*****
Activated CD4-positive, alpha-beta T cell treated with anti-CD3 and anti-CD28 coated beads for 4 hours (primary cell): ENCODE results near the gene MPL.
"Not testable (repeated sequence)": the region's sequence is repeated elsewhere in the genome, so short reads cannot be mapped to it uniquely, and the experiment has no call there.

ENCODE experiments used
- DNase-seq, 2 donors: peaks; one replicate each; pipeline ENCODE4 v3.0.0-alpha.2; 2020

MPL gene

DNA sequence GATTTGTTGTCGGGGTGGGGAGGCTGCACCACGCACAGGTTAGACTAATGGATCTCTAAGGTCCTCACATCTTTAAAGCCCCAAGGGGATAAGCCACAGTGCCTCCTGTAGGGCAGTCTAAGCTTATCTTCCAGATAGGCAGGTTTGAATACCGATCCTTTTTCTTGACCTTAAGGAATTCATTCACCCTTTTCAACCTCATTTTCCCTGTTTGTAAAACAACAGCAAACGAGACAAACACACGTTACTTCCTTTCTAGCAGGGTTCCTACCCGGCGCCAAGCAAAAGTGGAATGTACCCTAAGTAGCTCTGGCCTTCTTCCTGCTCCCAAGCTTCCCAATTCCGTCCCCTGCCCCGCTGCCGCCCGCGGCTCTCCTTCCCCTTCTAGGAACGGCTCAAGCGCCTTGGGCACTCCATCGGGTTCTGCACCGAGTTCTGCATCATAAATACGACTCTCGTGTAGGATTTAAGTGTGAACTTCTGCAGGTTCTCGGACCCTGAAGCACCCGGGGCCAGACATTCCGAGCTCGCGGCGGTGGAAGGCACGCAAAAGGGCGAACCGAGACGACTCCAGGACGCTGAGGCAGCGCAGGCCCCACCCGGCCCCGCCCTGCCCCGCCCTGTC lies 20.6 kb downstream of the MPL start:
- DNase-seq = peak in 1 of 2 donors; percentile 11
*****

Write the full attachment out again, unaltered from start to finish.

Activated CD4-positive, alpha-beta T cell treated with anti-CD3 and anti-CD28 coated beads for 4 hours (primary cell): ENCODE results near the gene MPL.
"Not testable (repeated sequence)": the region's sequence is repeated elsewhere in the genome, so short reads cannot be mapped to it uniquely, and the experiment has no call there.

ENCODE experiments used
- DNase-seq, 2 donors: peaks; one replicate each; pipeline ENCODE4 v3.0.0-alpha.2; 2020

MPL gene

DNA sequence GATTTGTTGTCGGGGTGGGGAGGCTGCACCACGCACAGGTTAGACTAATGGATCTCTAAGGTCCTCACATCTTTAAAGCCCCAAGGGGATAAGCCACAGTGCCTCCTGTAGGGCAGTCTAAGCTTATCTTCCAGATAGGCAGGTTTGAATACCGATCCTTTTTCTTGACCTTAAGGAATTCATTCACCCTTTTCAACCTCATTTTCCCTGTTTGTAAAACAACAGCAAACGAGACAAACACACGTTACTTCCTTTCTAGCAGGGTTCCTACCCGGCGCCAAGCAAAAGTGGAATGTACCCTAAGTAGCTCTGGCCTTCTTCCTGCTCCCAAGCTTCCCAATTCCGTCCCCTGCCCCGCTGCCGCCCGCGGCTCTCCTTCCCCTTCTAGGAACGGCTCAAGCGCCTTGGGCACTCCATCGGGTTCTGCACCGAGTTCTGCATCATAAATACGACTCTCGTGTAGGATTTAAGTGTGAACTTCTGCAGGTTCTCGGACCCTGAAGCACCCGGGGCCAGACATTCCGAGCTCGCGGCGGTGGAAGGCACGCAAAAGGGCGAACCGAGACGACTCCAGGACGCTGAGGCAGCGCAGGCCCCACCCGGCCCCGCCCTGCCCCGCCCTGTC lies 20.6 kb downstream of the MPL start:
- DNase-seq = peak in 1 of 2 donors; percentile 11